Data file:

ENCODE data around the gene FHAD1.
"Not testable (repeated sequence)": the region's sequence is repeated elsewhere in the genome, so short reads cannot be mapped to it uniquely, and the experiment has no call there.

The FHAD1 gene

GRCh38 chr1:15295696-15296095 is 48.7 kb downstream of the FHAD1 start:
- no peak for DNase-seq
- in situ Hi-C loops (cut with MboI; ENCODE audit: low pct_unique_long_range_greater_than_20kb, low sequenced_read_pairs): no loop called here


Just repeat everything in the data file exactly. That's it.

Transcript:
ENCODE data around the gene FHAD1.
"Not testable (repeated sequence)": the region's sequence is repeated elsewhere in the genome, so short reads cannot be mapped to it uniquely, and the experiment has no call there.

The FHAD1 gene

GRCh38 chr1:15295696-15296095 is 48.7 kb downstream of the FHAD1 start:
- no peak for DNase-seq
- in situ Hi-C loops (cut with MboI; ENCODE audit: low pct_unique_long_range_greater_than_20kb, low sequenced_read_pairs): no loop called here